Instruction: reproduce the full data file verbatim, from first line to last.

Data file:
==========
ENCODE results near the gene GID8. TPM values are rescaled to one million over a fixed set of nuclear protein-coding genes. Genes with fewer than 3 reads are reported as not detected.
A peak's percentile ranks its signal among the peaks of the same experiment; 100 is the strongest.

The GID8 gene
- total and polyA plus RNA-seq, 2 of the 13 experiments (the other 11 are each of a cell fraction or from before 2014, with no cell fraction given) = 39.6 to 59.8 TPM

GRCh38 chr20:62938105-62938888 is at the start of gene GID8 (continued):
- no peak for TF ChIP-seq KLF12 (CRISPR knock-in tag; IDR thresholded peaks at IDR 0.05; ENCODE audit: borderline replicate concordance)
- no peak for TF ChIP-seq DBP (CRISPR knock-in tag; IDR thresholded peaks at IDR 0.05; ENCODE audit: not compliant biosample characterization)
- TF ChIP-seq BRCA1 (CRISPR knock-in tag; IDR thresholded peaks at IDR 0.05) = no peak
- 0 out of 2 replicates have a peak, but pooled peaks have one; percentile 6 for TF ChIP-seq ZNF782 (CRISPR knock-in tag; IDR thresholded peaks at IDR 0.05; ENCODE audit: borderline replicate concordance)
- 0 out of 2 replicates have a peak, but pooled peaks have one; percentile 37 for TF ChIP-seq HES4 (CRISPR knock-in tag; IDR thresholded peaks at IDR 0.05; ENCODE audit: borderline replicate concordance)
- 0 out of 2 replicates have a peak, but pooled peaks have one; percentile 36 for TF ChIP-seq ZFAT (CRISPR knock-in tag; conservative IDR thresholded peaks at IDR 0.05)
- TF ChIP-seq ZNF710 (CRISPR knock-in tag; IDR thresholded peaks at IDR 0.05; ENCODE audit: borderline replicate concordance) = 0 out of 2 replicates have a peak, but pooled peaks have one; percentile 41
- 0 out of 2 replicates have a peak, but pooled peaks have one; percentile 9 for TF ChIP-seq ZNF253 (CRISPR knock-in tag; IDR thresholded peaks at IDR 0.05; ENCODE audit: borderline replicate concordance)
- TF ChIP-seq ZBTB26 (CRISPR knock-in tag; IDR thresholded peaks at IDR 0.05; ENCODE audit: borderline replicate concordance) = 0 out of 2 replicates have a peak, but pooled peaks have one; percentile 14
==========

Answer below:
ENCODE results near the gene GID8. TPM values are rescaled to one million over a fixed set of nuclear protein-coding genes. Genes with fewer than 3 reads are reported as not detected.
A peak's percentile ranks its signal among the peaks of the same experiment; 100 is the strongest.

The GID8 gene
- total and polyA plus RNA-seq, 2 of the 13 experiments (the other 11 are each of a cell fraction or from before 2014, with no cell fraction given) = 39.6 to 59.8 TPM

GRCh38 chr20:62938105-62938888 is at the start of gene GID8 (continued):
- no peak for TF ChIP-seq KLF12 (CRISPR knock-in tag; IDR thresholded peaks at IDR 0.05; ENCODE audit: borderline replicate concordance)
- no peak for TF ChIP-seq DBP (CRISPR knock-in tag; IDR thresholded peaks at IDR 0.05; ENCODE audit: not compliant biosample characterization)
- TF ChIP-seq BRCA1 (CRISPR knock-in tag; IDR thresholded peaks at IDR 0.05) = no peak
- 0 out of 2 replicates have a peak, but pooled peaks have one; percentile 6 for TF ChIP-seq ZNF782 (CRISPR knock-in tag; IDR thresholded peaks at IDR 0.05; ENCODE audit: borderline replicate concordance)
- 0 out of 2 replicates have a peak, but pooled peaks have one; percentile 37 for TF ChIP-seq HES4 (CRISPR knock-in tag; IDR thresholded peaks at IDR 0.05; ENCODE audit: borderline replicate concordance)
- 0 out of 2 replicates have a peak, but pooled peaks have one; percentile 36 for TF ChIP-seq ZFAT (CRISPR knock-in tag; conservative IDR thresholded peaks at IDR 0.05)
- TF ChIP-seq ZNF710 (CRISPR knock-in tag; IDR thresholded peaks at IDR 0.05; ENCODE audit: borderline replicate concordance) = 0 out of 2 replicates have a peak, but pooled peaks have one; percentile 41
- 0 out of 2 replicates have a peak, but pooled peaks have one; percentile 9 for TF ChIP-seq ZNF253 (CRISPR knock-in tag; IDR thresholded peaks at IDR 0.05; ENCODE audit: borderline replicate concordance)
- TF ChIP-seq ZBTB26 (CRISPR knock-in tag; IDR thresholded peaks at IDR 0.05; ENCODE audit: borderline replicate concordance) = 0 out of 2 replicates have a peak, but pooled peaks have one; percentile 14